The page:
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Home / 2011 Leaders in the Law / Negotiation pays off for Jennaro

Negotiation pays off for Jennaro

Hon. William A. Jennaro – Cook & Franke

Photo by Kevin Harnack

Photo by Kevin Harnack

The most significant negotiation in which William A. Jennaro ever played a role — at least from his perspective — took place in 1962.

“I had to negotiate my way into school,” he said with a laugh, noting that he hadn’t exactly applied himself in high school. But the 22-year-old Jennaro was determined to become a lawyer and nothing would stop him.

In the end, he brokered a deal with the college admissions director that if he didn’t get a B average or higher after his first semester, he wouldn’t return.

Not only did his grades suffice, but he completed both his bachelor’s and law degrees in just six years, while working close to full-time.

Just 3½ years later, while establishing the public defender’s office in Milwaukee County Children’s Court, Jennaro decided to run for judge against a well-connected incumbent.

“It was a bold move,” he said, “but I never thought for one second that I wouldn’t win.”

One of the campaign highlights was when U.S. Sen. Henry “Scoop” Jackson, concurrently seeking the presidency of the U.S., paid a visit to Milwaukee on the campaign trail. Jackson stopped by Jennaro’s campaign headquarters to meet him and tell him how impressed he was with the organization and enthusiasm of Jennaro’s campaign.

Jennaro won, making him Milwaukee County’s first Italian-American to beat an incumbent judge in a contested election. He was 32.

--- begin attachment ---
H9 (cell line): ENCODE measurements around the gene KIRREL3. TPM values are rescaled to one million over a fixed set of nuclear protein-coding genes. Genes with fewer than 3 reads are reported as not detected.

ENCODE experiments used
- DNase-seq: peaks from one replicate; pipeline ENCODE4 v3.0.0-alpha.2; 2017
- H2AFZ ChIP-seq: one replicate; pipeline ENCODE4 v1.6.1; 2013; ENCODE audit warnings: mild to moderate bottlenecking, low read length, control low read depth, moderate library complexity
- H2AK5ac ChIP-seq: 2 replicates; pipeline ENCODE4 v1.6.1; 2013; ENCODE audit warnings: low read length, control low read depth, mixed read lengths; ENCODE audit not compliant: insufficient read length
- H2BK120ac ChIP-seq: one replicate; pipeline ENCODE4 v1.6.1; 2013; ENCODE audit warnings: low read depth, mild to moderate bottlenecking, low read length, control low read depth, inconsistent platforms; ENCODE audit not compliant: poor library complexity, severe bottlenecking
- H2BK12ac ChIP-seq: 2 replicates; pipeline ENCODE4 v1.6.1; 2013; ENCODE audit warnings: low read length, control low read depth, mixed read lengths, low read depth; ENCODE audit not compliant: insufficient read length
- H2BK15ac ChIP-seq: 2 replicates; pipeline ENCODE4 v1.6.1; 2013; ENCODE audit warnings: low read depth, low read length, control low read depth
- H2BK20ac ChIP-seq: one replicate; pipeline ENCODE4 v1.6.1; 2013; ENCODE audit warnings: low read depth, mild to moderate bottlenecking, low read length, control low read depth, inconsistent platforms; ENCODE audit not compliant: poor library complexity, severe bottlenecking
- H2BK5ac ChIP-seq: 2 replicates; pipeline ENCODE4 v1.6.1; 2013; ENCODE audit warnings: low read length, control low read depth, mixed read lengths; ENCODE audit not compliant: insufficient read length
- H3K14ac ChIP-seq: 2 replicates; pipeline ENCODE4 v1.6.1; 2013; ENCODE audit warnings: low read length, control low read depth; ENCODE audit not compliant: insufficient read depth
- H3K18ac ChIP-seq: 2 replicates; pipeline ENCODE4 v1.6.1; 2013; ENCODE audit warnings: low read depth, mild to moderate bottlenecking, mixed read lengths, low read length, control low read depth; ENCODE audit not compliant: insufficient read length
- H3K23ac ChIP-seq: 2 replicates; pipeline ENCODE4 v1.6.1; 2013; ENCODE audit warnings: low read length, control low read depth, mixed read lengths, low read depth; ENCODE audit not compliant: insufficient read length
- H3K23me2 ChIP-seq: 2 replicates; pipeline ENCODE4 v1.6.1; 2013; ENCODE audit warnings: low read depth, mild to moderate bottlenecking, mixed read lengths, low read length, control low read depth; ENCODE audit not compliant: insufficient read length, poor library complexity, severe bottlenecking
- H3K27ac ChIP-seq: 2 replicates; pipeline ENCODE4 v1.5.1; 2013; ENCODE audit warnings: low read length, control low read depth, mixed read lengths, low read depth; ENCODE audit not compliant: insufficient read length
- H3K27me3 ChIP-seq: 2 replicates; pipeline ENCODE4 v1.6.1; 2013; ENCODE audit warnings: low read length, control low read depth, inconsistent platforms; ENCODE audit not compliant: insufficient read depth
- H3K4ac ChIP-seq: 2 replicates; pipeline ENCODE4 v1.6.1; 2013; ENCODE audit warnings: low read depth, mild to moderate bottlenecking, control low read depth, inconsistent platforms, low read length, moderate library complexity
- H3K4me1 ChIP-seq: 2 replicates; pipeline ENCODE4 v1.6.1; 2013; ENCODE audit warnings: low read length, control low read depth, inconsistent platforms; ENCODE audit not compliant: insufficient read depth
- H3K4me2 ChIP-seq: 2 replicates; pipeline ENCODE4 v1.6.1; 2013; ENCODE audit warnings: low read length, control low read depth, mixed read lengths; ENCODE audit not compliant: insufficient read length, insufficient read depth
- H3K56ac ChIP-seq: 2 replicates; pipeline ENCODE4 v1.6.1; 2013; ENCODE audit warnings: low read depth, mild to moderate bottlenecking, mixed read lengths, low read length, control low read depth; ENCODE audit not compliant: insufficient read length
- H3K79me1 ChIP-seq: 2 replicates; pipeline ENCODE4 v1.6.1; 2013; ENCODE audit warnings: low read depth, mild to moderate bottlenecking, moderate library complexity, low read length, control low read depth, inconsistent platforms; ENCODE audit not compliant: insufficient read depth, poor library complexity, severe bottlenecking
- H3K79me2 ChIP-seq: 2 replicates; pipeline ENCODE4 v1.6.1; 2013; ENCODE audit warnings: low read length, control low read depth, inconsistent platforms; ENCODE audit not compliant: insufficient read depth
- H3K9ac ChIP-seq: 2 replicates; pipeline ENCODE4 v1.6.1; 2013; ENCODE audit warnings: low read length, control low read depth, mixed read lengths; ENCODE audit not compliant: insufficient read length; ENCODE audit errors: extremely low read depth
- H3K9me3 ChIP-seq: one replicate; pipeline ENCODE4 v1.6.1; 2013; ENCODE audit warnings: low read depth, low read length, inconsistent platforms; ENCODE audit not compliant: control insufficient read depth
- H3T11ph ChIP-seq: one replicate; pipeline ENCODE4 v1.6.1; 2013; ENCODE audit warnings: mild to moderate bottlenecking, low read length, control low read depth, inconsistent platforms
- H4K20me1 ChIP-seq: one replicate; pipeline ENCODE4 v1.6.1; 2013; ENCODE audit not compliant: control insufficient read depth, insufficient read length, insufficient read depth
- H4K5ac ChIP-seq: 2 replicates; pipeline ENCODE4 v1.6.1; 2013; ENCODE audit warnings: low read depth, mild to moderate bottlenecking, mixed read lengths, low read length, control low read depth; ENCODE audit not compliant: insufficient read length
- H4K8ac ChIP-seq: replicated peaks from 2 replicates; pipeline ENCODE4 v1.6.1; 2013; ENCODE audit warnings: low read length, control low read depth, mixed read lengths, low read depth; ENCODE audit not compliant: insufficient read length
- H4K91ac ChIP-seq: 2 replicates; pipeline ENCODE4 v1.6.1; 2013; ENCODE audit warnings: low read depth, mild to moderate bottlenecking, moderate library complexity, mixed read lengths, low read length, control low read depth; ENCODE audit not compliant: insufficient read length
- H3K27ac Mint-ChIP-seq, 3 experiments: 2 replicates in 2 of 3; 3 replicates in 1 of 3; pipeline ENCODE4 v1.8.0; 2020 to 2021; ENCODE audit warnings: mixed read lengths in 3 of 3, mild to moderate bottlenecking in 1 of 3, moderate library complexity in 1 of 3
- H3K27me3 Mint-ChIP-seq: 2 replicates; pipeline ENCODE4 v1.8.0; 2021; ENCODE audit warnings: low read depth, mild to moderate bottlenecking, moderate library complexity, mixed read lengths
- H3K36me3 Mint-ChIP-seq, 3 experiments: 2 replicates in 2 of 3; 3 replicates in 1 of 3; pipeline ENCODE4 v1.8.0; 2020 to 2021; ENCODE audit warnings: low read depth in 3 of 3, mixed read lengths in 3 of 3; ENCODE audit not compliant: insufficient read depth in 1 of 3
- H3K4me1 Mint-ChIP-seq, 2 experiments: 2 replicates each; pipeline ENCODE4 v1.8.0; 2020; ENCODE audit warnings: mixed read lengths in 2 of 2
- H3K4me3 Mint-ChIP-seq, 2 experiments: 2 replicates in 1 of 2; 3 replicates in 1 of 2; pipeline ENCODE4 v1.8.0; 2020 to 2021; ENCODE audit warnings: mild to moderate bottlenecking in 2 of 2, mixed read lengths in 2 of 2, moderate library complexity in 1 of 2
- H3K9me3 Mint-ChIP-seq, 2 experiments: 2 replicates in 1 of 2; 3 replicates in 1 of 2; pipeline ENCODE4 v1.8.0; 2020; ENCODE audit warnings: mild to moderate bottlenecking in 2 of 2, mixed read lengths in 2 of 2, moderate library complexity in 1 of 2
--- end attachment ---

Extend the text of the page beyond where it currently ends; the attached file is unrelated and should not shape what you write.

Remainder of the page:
Jennaro spent a dozen years on the bench until he made the move to private practice in 1984, joining Milwaukee’s Cook & Franke.

Another turning point came about five years later, when a colleague asked him to try mediating a case. He didn’t even know what that term meant.

But, ever the quick study, Jennaro has now become one of the state’s most highly regarded mediators and has mediated well more than 1,000 cases, mostly high-stakes civil disputes.

That’s in addition to a diversified, busy practice. He concentrates in real estate, family law, personal injury, white-collar crime and gaming law, and is one of the small number of experienced admiralty law attorneys in the state. Reflecting on his lengthy and distinguished career, Jennaro said, “When it’s all said and done, I hope people say, ‘He was a pretty good lawyer and a pretty good judge. He did the right thing most of the time and he respected the law.’

“But mostly, I try not to take myself too seriously.”

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